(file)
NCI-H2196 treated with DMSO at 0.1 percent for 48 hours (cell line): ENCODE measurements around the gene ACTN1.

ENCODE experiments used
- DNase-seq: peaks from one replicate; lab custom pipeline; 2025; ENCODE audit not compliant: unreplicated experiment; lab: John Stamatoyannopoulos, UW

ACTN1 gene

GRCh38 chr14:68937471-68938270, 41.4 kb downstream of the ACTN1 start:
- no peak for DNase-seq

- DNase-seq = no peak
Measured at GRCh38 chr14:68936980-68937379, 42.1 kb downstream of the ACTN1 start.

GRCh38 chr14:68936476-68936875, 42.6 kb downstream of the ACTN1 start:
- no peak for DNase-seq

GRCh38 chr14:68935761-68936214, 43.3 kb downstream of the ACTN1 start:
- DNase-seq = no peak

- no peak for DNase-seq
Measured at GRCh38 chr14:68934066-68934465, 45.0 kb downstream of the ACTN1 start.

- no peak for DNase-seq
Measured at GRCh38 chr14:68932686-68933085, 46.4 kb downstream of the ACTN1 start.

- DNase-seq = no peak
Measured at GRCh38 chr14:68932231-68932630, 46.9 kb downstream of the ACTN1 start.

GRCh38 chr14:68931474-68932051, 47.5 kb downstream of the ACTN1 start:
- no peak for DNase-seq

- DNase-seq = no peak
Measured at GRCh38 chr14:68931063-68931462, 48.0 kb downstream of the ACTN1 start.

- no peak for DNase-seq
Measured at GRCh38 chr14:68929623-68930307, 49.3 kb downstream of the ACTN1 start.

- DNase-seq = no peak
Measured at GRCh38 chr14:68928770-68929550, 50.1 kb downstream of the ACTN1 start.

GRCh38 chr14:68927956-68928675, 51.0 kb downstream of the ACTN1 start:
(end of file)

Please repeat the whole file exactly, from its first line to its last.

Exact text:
NCI-H2196 treated with DMSO at 0.1 percent for 48 hours (cell line): ENCODE measurements around the gene ACTN1.

ENCODE experiments used
- DNase-seq: peaks from one replicate; lab custom pipeline; 2025; ENCODE audit not compliant: unreplicated experiment; lab: John Stamatoyannopoulos, UW

ACTN1 gene

GRCh38 chr14:68937471-68938270, 41.4 kb downstream of the ACTN1 start:
- no peak for DNase-seq

- DNase-seq = no peak
Measured at GRCh38 chr14:68936980-68937379, 42.1 kb downstream of the ACTN1 start.

GRCh38 chr14:68936476-68936875, 42.6 kb downstream of the ACTN1 start:
- no peak for DNase-seq

GRCh38 chr14:68935761-68936214, 43.3 kb downstream of the ACTN1 start:
- DNase-seq = no peak

- no peak for DNase-seq
Measured at GRCh38 chr14:68934066-68934465, 45.0 kb downstream of the ACTN1 start.

- no peak for DNase-seq
Measured at GRCh38 chr14:68932686-68933085, 46.4 kb downstream of the ACTN1 start.

- DNase-seq = no peak
Measured at GRCh38 chr14:68932231-68932630, 46.9 kb downstream of the ACTN1 start.

GRCh38 chr14:68931474-68932051, 47.5 kb downstream of the ACTN1 start:
- no peak for DNase-seq

- DNase-seq = no peak
Measured at GRCh38 chr14:68931063-68931462, 48.0 kb downstream of the ACTN1 start.

- no peak for DNase-seq
Measured at GRCh38 chr14:68929623-68930307, 49.3 kb downstream of the ACTN1 start.

- DNase-seq = no peak
Measured at GRCh38 chr14:68928770-68929550, 50.1 kb downstream of the ACTN1 start.

GRCh38 chr14:68927956-68928675, 51.0 kb downstream of the ACTN1 start: